I’m a sucker for the cloying youtube video of an elephant and dog becoming best friends. Elephants also mourn their dead. They linger over a dead body, showing sorrow, even delicately examining them, paying special attention to skull and tusks to identify a herd mate.

Sea lions 

Sea lions are the first nonhuman to display basic logical thinking. Rio, a seven-year-old sea lion in California displayed an understanding of the concept that if a=b and b=c, then a=c by matching silhouettes of 90 varying objects.


Chimps are well known to be advanced cognitively. It’s now being found that they plan for the future by premeditating their actions and display altruism towards other non-related chimps and humans.


I talk to my dog, Zoey, like she can understand everything I’m saying. Since 2001, there have been some developments that suggest dogs can actually learn up to 300 words. Two dogs, both border collies, have been found to have the ability to understand and pick up words as quickly as a 2 year old. There are certainly more of these linguistically-gifted canines out there too.

Crows and rooks 

Crows and rooks, a member of the crow family, have been found to make and use a variety of tools. They have shown in tests that they can identify what kind of tool is needed for the job, (e.g. a hook), look for the tool and when they can’t find it fashion a tool (e.g. making a hook out of a wire the crow had never seen before.)Rooks also have shown they can reason through how to drop stones into a pitcher filled with water in order to raise water levels to the point where they could drink from it. Not only that, but they select the larger stones first to raise the water level faster.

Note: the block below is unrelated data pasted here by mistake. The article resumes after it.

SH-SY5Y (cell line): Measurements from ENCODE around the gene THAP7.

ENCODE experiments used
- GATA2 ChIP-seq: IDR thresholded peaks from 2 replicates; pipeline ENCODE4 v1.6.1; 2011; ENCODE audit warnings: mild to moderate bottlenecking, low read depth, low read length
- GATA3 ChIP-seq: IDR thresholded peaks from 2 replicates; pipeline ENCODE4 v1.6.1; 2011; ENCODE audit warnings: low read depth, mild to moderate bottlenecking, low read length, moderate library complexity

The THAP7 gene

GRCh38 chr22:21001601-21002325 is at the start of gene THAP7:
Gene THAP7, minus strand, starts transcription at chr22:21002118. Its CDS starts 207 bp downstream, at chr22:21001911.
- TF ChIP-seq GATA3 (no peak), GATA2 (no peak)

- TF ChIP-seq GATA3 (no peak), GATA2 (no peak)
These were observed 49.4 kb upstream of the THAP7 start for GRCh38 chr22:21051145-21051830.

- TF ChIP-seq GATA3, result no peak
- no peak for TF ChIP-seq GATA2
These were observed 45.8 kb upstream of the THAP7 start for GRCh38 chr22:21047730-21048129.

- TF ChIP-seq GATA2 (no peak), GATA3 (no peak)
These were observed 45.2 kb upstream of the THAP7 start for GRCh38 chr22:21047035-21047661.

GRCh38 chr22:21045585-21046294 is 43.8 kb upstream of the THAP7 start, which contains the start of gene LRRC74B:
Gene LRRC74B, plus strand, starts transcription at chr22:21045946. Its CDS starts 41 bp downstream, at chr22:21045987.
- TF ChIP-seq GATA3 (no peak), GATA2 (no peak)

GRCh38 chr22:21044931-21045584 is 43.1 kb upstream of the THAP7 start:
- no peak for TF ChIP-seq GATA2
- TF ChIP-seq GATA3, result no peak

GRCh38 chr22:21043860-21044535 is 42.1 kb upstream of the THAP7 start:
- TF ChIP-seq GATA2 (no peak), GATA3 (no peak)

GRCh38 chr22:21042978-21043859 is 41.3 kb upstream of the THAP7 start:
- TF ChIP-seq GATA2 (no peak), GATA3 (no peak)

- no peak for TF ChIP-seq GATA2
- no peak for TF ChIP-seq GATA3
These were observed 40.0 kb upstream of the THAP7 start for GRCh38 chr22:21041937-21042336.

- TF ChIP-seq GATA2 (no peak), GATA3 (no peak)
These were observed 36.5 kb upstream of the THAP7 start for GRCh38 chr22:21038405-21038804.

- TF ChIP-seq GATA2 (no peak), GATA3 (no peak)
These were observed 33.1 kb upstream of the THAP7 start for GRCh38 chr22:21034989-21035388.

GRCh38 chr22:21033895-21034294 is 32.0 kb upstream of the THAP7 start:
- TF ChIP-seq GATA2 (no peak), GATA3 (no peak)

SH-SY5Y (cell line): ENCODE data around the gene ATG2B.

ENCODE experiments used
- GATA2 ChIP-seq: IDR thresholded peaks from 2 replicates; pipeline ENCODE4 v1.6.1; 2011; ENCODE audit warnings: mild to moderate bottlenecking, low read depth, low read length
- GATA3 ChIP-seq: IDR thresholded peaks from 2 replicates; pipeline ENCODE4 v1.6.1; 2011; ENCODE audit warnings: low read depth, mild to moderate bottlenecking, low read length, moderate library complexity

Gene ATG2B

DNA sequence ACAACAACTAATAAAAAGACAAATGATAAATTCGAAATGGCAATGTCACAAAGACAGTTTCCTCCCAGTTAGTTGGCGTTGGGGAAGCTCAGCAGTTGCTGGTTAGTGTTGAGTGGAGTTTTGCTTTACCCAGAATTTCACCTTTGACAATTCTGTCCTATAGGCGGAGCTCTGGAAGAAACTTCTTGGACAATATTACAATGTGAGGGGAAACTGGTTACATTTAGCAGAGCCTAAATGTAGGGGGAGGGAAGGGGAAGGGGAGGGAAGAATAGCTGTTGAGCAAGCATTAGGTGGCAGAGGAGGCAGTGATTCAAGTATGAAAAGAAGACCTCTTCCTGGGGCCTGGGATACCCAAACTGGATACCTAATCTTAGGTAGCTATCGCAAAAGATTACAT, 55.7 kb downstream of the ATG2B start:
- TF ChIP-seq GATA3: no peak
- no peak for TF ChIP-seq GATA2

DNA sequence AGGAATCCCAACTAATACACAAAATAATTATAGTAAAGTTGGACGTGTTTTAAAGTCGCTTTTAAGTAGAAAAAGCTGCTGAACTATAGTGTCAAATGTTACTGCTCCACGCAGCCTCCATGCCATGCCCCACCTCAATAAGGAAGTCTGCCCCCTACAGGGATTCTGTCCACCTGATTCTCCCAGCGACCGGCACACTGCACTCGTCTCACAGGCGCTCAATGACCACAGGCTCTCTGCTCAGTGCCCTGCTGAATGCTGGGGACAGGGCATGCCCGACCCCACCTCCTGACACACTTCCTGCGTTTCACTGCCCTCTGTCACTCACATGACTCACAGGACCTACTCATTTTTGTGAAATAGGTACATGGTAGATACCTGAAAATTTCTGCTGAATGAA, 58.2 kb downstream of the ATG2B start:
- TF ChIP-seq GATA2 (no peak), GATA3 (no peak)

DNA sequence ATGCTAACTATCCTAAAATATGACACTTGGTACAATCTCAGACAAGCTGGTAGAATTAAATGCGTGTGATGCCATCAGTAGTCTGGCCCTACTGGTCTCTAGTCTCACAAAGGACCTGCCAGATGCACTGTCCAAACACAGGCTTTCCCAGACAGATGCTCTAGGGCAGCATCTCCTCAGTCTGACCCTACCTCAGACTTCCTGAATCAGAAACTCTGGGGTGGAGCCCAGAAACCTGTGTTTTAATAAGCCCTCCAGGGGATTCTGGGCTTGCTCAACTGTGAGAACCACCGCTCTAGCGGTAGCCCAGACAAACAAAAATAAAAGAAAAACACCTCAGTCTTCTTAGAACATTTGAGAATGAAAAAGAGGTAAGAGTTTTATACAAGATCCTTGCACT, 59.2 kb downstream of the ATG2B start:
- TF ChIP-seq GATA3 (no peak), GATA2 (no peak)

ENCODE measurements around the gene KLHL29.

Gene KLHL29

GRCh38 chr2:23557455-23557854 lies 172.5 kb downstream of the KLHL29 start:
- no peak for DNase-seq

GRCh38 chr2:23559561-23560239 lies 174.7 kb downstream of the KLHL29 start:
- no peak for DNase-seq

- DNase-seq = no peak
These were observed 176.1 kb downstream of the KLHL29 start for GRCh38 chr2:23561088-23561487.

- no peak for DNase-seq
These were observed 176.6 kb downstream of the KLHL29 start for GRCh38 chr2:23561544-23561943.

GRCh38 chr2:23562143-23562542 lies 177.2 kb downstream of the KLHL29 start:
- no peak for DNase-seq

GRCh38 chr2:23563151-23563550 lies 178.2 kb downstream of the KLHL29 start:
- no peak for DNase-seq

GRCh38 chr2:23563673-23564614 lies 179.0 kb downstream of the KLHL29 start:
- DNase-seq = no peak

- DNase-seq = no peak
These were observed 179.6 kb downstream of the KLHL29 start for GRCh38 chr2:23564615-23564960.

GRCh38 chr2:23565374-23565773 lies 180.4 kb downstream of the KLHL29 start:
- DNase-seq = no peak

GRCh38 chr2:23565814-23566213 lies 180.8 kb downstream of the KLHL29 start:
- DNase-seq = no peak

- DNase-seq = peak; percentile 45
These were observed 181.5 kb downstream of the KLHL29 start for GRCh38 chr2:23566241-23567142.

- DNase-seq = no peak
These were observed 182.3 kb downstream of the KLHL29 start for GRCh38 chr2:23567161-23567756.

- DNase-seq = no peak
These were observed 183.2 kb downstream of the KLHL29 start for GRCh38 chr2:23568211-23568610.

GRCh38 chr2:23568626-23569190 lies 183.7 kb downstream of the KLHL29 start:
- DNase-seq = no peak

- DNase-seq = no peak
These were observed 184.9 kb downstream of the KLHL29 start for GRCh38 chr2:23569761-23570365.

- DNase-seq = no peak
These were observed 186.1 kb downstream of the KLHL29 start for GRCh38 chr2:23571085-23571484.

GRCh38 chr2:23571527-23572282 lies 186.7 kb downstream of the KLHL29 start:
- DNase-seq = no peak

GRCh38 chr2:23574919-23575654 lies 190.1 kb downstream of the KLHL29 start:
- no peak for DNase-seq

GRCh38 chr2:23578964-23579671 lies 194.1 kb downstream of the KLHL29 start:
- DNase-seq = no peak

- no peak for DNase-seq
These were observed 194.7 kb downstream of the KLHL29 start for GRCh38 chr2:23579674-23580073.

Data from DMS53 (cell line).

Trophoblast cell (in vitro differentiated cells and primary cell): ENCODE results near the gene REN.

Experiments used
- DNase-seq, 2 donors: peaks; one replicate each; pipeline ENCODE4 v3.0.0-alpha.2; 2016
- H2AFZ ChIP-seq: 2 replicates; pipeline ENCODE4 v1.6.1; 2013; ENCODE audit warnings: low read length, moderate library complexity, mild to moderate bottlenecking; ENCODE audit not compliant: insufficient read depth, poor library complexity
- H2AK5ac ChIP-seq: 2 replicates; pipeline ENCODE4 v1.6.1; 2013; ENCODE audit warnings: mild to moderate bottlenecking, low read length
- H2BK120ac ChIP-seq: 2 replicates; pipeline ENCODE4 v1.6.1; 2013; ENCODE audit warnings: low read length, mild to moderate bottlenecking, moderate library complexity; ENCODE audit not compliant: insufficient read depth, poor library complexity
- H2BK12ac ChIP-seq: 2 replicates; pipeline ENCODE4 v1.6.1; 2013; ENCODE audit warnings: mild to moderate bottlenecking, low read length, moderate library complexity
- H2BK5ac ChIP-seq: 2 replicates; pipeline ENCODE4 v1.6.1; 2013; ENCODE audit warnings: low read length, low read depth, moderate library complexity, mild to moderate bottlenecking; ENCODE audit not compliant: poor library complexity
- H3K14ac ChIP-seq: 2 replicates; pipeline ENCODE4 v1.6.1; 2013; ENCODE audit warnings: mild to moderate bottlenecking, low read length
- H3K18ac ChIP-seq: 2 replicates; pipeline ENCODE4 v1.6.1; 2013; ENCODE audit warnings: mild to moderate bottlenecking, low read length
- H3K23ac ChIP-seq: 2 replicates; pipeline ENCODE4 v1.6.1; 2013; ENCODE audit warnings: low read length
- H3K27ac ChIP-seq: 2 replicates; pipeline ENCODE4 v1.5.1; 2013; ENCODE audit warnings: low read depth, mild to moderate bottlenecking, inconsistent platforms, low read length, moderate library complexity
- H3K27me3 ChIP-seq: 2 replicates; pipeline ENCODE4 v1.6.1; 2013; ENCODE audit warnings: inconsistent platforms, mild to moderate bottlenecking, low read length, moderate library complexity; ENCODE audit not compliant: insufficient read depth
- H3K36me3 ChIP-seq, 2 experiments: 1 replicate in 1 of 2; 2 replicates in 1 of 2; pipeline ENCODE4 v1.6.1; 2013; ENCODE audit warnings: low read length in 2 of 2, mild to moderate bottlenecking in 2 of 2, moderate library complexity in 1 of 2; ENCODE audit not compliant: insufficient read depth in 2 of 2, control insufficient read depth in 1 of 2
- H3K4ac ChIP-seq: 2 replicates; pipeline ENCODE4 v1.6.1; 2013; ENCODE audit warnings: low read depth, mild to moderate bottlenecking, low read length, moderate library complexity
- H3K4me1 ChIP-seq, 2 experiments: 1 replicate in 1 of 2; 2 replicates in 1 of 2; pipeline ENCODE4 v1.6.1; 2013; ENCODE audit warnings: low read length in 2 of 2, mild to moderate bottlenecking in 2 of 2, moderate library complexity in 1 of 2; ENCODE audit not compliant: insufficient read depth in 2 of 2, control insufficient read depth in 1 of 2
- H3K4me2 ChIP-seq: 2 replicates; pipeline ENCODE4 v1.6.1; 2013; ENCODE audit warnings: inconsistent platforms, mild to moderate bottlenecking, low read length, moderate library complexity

African Baboons have complex social systems–they compete for rank, deal with stress, and harass each other. Stanford University scientist Robert Sapolsky says in PBS’s show “Inside the Animal Mind”, “Baboons and us are surprisingly similar…they can devote a large part of each day to making each other absolutely miserable with social stress.”


Ants are crafty. This picture gives me “Honey I Shrunk the Kids” flashbacks. Ants stage coups and take over lesser colonies to use their captives as slaves.


Screw amusement parks. Dolphins are extremely intelligent and display something very hard to quantify: consciousness. They recognize themselves in mirrors and are very aware of social status and identify within their social groups. They know who their mother is, who the leaders are, and even act differently around different members of their group.